This post comes after attending my first Extinction Rebellion protest. This was a non-violent occupation of five major cities across the UK. The aim? For protestors to grab the attention of our government and demand they #actnow in response to the climate crisis.
I just want to say that this post is aimed as non-violent protestors. If you’re thinking of attending a “smash all the windows with Molotov cocktails” kind of deal, you’re on your own. Mainly because I’ve not attended that kind of protest and wouldn’t know where to start.
I’ve also included a bonus packing list of essentials for the first-time protestor.
When I signed up for the Summer Uprising, I opted to attend as a non-arrestable protestor. This means I wouldn’t be willing to risk arrest. Many people opted to take the same approach for a multitude of reasons. I actually overheard one protestor saying “it would really fuck my life up [should I get arrested]”.
For me, it would put significant barriers in my life to have a criminal record. Especially post-graduation when wanting to enter a career in health. I knew what my limits were going into the protest, and I was able to act accordingly.
This also applies to figuring out if protesting is right for you. It’s not easy and at times you feel incredibly vulnerable, it’s not for everyone.
If you’re able to, take a friend along with you. Particularly if you’re a little on the nervous side like myself. I went to the Cardiff Summer Uprising by myself but ideally would’ve gone along with a friend or two.
But also be open to making new friends! Based on my own experience, fellow protestors are more than happy to chat. The sense of community I experienced within Extinction Rebellion was unmatched – I’ve never experienced anything quite like it.
Despite not being willing to get arrested, I took some emergency phone numbers along with me just in case. If my phone died unexpectedly and I needed help for whatever reason, I had the numbers of my parents and my siblings to hand. I wrote mine down on a piece of scrap paper, but other activists wrote them on their bodies in permanent marker.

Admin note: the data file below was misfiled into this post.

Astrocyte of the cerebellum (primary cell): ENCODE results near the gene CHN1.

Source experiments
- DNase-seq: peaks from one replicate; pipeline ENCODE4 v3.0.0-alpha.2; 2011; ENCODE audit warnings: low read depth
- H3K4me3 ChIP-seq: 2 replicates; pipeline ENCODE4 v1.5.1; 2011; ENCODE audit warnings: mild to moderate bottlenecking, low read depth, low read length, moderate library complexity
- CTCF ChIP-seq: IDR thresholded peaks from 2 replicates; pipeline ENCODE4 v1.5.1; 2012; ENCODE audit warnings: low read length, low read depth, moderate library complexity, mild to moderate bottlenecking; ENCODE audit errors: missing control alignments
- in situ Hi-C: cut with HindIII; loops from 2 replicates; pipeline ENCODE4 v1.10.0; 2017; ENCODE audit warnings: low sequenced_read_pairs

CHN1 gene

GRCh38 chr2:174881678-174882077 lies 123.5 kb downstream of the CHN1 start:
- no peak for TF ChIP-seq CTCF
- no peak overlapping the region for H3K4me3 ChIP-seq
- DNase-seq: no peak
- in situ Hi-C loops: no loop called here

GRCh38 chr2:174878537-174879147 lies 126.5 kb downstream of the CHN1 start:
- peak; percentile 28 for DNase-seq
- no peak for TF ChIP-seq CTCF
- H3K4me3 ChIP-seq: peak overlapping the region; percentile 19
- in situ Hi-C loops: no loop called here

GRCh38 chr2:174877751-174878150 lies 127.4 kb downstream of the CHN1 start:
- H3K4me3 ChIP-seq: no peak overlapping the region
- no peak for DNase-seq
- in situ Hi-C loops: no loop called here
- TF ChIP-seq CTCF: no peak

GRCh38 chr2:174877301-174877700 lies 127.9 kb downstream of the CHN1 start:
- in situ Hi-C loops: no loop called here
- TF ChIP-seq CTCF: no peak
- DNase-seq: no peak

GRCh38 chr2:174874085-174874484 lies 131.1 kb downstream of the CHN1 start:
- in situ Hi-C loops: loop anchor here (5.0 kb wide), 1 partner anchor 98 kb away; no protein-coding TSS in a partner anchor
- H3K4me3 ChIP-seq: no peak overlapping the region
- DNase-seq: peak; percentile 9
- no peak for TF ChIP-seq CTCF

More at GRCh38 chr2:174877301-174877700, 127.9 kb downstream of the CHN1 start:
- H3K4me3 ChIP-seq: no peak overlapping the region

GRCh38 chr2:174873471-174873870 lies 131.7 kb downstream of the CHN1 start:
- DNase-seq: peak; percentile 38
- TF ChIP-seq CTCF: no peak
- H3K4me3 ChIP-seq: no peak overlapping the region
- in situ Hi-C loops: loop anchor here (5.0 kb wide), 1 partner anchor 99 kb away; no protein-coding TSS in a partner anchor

While the atmosphere between activists can be fairly relaxed and friendly, it’s not the same for everyone. I’ve experienced a lot of shouting and verbal abuse from members of the public. I mentioned it briefly in an Instagram post – being labelled a “cunt”, “arsehole”, “jobless loser” etc. Simply for attending a protest.
When attending a protest of this nature and disrupting the daily lives of the public, it’s expected that people won’t be happy with you. Try not to take it to heart. While I understood why there was a certain level of anger, I didn’t agree with the way people were expressing it towards individuals.
I’ve got to say, when I planned my trip to the Summer Uprising the idea of snacks didn’t really cross my mind. But realistically, you have to stay hydrated and nourished. Protests are hard going on the mind and body, so taking care of yourself should be prioritised.
Luckily for me, XR had a makeshift kitchen set up on City Hall lawns where meals were provided for free, three times a day. But I understand this isn’t available at all protests, so make sure to bring along some easy-to-carry snacks and a refillable water bottle.
Portable phone charger. This is one of my own tips I’ve ignored. Not for any reason other than I don’t own a portable charger. But I brought along my phone charger and popped into local cafés to charge my phone.
Sleeping bag & tent. Obviously this doesn’t apply to all forms of protests. Look online to see if the one you’d like to attend is planning an overnight camp-out at specific locations before getting your camping gear at the ready!
Snacks & refillable water bottle.
Warm jumper and/or lightweight raincoat. You’ve got to be prepared for all weather conditions, so chuck a jumper in your bag for the cold nights and a raincoat to avoid the showers.
Sun protection. This is something I didn’t give much thought to, and I’ve got the sore skin to show for it!
I never considered myself an activist. It didn’t seem like a term that I resonated with. But then I referred to the definition; “an especially active, vigorous advocate of a cause, especially a political cause”. It made me realise that maybe I was more of an activist than I originally thought.
What I didn’t relate to was the idea of who I thought an activist was. But an activist can be you, me, your mum, sister, or your next door neighbour. There’s no one specific look or personality to an activist or protestor. You can embody your own identity but still stand behind and be supportive of particular causes.
Hopefully more people will be open to the idea of considering themselves an activist, just like I have. Explore your passions and stand up for what you believe in!
I'm Elen Mai, the brains behind Welsh Wanderer and 20-something human biology student from (you guessed it) Wales! Welsh Wanderer is designed with the eco-conscious adventurer in mind. So stick around for tips & tricks on living sustainably.